PAYETTE, Idaho — An organization committed to growing stronger families in rural Idaho weathered the past year by doing what they do best, connecting teachers and parents. Western Idaho Community Action Partnership, or WICAP, now needs our support.
The nonprofit is running desperately low on baby essentials for their participants and you have the chance to help during the Idaho News 6 Community Baby Shower.
It's hard to believe that Felicia Johnson's son, Zamian, couldn't speak until he was three. Felicia says the love of the WICAP program saved her son after he was diagnosed with autism.
Zamian started free preschool and speech therapy sessions at WICAP, and within three months of being in class, he said his first sentence: "Mom, I want to go to school."
Zamian's wish is coming true, the 5-year-old graduated from the Payette Head Start Program and is now headed to kindergarten. This kind of success story is normal for the WICAP staff, who believe in breaking cycles through education and mental health awareness.
"These families are already in low-income situations and we are trying to give them a hand up, not a hand down. They rely on this program, every single day they rely on us to help get them out of the poverty they are into," said Barbara Cabrera, a WICAP Teacher.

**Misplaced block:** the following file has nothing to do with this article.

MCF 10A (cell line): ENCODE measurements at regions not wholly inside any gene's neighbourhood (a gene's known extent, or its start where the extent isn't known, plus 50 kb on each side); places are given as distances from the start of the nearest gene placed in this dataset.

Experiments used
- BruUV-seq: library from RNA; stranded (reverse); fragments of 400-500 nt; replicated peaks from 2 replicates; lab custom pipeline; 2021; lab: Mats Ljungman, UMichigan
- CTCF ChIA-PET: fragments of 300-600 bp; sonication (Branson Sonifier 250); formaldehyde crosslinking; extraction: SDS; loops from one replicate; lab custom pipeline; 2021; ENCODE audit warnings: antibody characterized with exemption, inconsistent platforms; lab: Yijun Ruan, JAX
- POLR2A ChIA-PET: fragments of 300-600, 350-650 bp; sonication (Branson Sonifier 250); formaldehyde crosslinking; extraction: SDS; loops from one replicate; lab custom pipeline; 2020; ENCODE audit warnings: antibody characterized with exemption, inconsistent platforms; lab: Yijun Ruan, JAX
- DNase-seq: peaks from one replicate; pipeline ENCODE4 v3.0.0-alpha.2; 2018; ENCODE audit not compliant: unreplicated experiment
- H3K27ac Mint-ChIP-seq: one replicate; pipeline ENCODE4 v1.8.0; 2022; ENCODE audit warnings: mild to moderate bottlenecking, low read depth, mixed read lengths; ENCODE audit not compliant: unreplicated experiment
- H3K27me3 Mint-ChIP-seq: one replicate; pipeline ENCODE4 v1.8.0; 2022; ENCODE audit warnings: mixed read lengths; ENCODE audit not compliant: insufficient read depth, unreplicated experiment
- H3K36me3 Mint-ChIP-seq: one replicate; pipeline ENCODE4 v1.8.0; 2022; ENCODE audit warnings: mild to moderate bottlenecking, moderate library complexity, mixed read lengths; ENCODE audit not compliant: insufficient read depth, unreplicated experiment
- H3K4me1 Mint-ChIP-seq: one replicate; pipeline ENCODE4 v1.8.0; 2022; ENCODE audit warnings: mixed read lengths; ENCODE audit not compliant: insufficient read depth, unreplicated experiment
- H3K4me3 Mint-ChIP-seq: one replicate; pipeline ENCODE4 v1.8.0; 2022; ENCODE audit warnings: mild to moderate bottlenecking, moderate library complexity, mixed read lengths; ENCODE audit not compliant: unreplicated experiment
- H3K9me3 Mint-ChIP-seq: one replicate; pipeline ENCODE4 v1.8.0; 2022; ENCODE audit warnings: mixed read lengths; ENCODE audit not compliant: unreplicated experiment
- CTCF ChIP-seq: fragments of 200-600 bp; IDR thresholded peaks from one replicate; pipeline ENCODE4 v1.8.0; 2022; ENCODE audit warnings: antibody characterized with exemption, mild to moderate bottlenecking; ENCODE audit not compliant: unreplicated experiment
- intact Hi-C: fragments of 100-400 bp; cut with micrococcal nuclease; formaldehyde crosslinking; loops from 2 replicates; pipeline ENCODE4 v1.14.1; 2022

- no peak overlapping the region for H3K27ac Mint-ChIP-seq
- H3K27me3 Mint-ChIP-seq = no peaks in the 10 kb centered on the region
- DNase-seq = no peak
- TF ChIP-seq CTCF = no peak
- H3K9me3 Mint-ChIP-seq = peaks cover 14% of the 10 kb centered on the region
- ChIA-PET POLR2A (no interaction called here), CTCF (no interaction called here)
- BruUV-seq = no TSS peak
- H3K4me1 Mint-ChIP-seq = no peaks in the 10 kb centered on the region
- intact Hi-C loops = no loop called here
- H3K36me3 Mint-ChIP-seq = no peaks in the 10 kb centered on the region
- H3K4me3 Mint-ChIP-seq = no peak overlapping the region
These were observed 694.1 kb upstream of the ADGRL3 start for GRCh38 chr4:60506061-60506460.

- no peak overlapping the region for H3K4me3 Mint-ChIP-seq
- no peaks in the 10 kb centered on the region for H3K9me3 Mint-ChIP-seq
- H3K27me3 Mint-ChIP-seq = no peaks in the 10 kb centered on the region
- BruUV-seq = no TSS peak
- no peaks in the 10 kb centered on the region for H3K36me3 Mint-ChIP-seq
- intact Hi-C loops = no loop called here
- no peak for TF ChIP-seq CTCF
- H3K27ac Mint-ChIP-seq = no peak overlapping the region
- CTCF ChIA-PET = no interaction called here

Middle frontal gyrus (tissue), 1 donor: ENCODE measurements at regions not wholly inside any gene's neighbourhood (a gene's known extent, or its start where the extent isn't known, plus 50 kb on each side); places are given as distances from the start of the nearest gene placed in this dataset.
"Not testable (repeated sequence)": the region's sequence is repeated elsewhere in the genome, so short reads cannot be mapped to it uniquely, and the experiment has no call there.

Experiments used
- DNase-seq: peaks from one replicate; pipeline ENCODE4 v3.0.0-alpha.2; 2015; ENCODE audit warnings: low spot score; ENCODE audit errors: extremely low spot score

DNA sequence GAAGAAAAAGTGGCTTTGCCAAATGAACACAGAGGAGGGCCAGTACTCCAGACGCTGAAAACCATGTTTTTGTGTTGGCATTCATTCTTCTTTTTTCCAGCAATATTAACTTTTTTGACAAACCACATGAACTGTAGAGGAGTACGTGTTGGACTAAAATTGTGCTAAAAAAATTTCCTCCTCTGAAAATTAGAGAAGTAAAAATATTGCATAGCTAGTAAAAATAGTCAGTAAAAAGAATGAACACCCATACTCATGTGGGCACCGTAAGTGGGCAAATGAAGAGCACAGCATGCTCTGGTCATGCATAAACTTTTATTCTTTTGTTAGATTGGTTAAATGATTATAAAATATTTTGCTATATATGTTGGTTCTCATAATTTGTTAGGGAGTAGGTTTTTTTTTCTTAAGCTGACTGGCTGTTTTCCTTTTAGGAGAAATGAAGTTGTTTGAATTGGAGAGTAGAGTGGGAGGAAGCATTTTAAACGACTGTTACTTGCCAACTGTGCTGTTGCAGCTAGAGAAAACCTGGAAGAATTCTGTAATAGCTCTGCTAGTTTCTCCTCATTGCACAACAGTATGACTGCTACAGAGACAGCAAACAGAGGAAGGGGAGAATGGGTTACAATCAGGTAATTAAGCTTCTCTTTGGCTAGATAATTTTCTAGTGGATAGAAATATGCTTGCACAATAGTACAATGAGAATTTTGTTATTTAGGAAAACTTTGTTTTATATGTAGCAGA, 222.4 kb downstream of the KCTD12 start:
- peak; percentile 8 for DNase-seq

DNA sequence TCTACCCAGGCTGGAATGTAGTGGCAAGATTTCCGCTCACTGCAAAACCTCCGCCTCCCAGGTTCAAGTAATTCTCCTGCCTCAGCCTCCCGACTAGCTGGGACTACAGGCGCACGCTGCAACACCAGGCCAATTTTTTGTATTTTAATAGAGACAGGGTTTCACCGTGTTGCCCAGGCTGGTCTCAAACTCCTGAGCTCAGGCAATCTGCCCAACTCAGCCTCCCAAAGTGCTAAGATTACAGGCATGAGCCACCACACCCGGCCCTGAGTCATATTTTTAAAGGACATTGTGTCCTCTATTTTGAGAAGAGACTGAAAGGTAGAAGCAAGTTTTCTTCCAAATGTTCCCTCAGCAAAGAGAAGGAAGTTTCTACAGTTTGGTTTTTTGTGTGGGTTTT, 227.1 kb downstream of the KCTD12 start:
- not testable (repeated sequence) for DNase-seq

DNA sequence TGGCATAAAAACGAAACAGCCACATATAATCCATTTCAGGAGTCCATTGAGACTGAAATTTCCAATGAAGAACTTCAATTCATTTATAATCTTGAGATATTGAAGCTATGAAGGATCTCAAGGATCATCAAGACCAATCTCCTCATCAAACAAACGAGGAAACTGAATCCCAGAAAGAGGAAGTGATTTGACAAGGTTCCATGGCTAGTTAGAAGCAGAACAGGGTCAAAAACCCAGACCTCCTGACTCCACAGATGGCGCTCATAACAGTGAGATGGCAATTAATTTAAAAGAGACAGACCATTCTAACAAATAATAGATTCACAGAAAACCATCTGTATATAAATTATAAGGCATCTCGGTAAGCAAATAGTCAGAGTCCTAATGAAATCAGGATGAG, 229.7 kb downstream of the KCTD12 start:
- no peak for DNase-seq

"They are not judgmental. They are more understanding than judgmental and it makes things so much easier," said Amber Brown, a parent at WICAP. "When people judge you it makes you want to huddle back into your shell. But when they are understanding, or even if they don’t understand they will try and look into information to help you find out. They don’t give up on you."
Amber and Adam are one of 30 families who receive home visits where teachers work one-on-one to motivate and equip parents.
"Whatever needs we have, they help. Anything I had questions with, they helped me find the answers," said Amber. "And it wasn’t like doing it for me. They let me do it myself, they just put me on the right path. It was really what I needed."
When the COVID-19 pandemic hit, WICAP didn't stop. Teachers sent educational materials and baby essentials to participants' homes weekly. When many couldn't get online in the rural community, WICAP got Chromebooks donated so families could participate in check-ins and group activities on Zoom.
"I'm still thankful that we are able to have the Zoom meetings because those are what's been making me get through this," said Cassidy Cortez, a WICAP parent.
With in-person sessions starting up again, the parents say they realize now more than ever how much they need each other.
"It’s the sense of community and having people there for you and it’s not just for the kids, it’s for the parents to help us all grow," said Rebeckah Ames, another parent at WICAP.
This year, you can buy or drop off new baby supplies at any Albertsons store in the Treasure Valley on June 9. But you don't have to wait until then, you can click here and donate now. You can also text the word BABY to 345345.
Albertsons will be matching the first $15,000 we raise, so join us in person on June 9 or online right now the help support the youngest members of our community.